• 9mm Shepherd Arms P38 pistol - Walther P38. A fictional copy of the German service pistol used by commandos during World War II, it is UNITY's standard-issue sidearm. It can accept a suppressor.
  • 9mm Braun - Lahti L35 - a Finnish self-loading pistol based on a modification of the Luger P-'08 pistol's design (identified by the lack of the prominent toggle lock of the P-08 from the models). The official sidearm of H.A.R.M., it comes threaded for a suppressor.
  • .45-70 Gov't Bacalov Corrector - Thompson Contender A bolt-action target pistol that can fire special High Explosive bullets.
  • 9mm Hampton Carbine - De Lisle Carbine. This is an integrally suppressed bolt-action carbine.
  • 9mm Hampton MPL SMG - Walther MPL. This is UNITY's standard submachinegun.
  • 9mm Gordon SMG - Sterling SMG. This is H.A.R.M.'s standard submachinegun.
  • 7.62mm Soviet AK-47 Assault Rifle - AK-47. This is the standard weapon of the Warsaw Pact.
  • 7.92mm Mauser Geldmacher SVD Sniper Rifle - Dragunov SVD. This is the East German Army's fictional standard sniper rifle.
  • 40mm M79 Grenade Launcher


  • Morris Model 14 Speargun
  • Sportsman EX Crossbow
  • UNITY Briefcase - A secure briefcase that contains a concealed portable 60mm Rocket Launcher.
  • Laser Gun - A 500-shot beam weapon that vaporizes its targets. It has a slow recharging time, making it unsuitable for taking on a group of targets.
  • Super Atomic Laser Weapon - An improved Laser Gun that is able to discharge more frequently and disintegrates its targets.


  • Scope: Makes targets easier to see and aids in making long-ranged aimed shots. Can be fitted to the Sportsman-EX Crossbow, Bacalov "Corrector" pistol, Hampton Carbine, and Geldmacher SVD Sniper Rifle.
  • Pistol Silencer: Reduces the sound of firing. Can be fitted to the Braun and Shepherd Arms P-38 pistols.
  • SMG Silencer: Reduces the sound of firing. Can only be fitted to the Hampton MPL SMG.

Ammunition Types: In addition, there are a variety of ammunition choices for many of the weapons.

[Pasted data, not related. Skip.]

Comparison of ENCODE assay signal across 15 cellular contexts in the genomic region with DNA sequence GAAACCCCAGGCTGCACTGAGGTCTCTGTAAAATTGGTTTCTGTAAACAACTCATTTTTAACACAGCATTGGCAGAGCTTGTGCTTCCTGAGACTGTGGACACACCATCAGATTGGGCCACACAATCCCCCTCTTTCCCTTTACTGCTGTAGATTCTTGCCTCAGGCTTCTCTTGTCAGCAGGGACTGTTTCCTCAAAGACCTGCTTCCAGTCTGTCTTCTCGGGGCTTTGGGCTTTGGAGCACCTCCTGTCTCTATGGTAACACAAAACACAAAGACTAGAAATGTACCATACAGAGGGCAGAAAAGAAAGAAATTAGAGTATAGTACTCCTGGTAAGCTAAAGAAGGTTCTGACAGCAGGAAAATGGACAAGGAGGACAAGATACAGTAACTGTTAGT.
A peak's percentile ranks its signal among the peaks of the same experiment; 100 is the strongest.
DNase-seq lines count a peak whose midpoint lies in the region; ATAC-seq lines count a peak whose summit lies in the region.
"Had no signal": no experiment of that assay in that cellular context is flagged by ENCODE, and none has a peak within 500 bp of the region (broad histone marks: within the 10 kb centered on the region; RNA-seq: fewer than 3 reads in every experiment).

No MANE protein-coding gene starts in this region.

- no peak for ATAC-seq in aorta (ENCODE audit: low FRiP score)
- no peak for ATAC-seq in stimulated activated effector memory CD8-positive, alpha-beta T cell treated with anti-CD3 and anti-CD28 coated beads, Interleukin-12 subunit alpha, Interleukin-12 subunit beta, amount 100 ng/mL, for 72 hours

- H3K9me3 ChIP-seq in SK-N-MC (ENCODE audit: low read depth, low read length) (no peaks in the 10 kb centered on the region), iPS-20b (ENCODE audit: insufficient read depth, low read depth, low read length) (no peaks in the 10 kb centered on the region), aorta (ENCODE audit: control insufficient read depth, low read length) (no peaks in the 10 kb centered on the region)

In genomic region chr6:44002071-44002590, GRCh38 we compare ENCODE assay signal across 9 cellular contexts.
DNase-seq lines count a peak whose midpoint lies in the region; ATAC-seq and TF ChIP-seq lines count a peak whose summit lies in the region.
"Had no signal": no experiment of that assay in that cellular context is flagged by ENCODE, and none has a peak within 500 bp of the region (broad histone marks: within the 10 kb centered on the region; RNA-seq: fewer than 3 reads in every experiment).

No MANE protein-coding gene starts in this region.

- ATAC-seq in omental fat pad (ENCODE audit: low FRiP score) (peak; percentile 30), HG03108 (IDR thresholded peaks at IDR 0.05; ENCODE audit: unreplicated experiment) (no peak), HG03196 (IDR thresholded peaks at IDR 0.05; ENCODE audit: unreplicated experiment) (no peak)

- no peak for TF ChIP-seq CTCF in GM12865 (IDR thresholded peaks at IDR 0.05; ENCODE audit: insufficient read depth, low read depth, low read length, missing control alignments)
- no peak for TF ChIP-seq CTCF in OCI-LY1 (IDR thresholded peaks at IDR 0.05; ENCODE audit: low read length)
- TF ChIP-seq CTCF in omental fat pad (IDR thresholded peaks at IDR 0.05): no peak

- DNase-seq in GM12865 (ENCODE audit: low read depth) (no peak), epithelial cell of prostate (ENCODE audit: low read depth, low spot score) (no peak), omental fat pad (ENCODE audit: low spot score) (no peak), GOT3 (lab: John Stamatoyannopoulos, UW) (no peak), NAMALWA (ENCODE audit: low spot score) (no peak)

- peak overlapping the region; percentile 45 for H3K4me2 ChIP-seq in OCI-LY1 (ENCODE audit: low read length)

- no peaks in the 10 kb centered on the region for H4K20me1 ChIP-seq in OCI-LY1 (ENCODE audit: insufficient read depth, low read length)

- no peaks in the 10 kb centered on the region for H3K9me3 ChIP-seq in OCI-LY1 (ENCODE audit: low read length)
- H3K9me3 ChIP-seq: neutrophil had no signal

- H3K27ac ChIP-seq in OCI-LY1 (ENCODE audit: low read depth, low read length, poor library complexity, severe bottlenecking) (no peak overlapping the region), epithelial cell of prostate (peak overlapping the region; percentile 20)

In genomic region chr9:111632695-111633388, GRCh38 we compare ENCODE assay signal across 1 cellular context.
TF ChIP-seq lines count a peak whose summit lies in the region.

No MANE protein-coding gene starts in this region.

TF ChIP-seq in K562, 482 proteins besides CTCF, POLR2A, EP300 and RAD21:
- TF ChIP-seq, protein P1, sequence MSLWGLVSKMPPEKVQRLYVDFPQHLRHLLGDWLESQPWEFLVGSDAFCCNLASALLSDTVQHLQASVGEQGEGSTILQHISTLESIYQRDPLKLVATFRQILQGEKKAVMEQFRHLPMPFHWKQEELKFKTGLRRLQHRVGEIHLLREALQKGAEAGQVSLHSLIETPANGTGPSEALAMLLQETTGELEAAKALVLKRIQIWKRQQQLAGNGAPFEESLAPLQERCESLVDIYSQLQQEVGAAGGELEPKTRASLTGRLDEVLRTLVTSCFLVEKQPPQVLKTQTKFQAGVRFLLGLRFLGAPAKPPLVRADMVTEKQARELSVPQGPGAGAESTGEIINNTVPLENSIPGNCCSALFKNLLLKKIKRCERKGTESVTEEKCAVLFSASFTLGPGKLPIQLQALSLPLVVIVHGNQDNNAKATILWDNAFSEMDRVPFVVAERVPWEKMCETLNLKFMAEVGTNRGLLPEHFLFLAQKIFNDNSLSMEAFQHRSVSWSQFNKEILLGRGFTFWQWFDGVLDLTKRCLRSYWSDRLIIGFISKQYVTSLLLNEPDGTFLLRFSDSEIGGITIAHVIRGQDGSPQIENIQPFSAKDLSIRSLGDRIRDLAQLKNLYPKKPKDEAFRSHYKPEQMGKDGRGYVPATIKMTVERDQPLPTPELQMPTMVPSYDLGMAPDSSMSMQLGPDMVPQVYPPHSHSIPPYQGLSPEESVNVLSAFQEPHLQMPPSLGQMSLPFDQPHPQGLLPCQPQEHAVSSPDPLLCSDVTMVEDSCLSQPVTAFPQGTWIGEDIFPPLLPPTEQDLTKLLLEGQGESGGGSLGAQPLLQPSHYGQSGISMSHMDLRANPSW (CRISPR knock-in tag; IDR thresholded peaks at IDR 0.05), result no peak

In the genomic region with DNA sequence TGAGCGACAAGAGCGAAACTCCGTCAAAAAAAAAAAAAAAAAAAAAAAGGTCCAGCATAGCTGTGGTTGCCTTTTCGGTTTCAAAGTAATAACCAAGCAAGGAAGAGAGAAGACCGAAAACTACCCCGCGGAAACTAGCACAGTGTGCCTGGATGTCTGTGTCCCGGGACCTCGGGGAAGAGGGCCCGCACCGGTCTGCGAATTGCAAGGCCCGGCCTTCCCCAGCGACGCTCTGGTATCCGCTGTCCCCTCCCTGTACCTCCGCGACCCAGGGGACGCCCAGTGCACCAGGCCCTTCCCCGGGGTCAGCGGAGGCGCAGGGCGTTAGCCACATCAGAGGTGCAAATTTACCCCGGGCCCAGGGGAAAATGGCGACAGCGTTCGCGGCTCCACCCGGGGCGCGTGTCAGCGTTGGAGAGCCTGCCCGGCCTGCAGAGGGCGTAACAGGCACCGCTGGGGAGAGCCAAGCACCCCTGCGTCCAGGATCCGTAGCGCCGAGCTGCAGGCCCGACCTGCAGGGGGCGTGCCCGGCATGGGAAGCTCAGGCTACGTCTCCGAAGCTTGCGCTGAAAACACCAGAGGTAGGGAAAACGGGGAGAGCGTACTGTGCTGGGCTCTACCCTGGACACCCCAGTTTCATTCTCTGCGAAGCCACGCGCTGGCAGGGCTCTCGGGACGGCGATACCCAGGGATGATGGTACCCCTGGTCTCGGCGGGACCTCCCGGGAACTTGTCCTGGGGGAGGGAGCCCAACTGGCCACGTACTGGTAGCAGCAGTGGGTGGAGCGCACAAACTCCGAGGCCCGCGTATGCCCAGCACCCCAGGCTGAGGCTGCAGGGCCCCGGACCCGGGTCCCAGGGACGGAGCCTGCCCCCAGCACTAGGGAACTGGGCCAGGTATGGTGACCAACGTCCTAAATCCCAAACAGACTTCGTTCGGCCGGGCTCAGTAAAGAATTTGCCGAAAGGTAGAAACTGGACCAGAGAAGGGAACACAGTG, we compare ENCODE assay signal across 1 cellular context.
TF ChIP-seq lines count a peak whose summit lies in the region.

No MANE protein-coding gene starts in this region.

• Full Metal Jacketed Bullets: The standard lead-core bullet with a thin metal coating.
  • Cyanide-tipped Bullets: A poison that causes hallucination and loss of balance while it reduces health.
  • Incendiary-tipped Bullets: Causes burning damage and can start fires.
  • Dum-dum Bullets: A semi-jacketed bullet with a hollow tip that flattens and fragments on impact. It causes more damage and increased bleeding to unarmored targets.
  • High-Explosive bullets: Explodes on contact.


  • Barrette

A simple lock pick disguised as a fashionable hair accessory, its second function is a potent poison capsule used similarly to a knife.

  • Coin

A little spare change. When thrown, it creates an easy distraction for a stealthy move.

  • Body Remover

A very powerful acid, which only reacts with dead flesh, used to instantly remove corpses in order to avoid detection.

  • Spy Glasses

Stylish 60's sunglasses with many secret functions. To begin with, the glasses only have a camera with a zoom feature. But later on, the glasses gain other gadgets which can detect mines and see infra-red beams.

  • Cigarette Lighter / Welder

As well as being a simple lighter, the second function of this gadget is a high powered welding torch used to cut through padlocks.

  • Stun / Sleeping / Acid Gas

Each disguised as a feminine perfume bottle, these are short range gas weapons: one is a stun gas, which will leave the enemy confused; the second is a sleeping gas which induces sleep for around a minute and the third, acid gas, is a very deadly weapon.

  • Camera Disabler

This gadget, when placed over a camera lens, plays a re-recorded stream of video footage of the area it is monitoring, so the player can sneak past without being seen.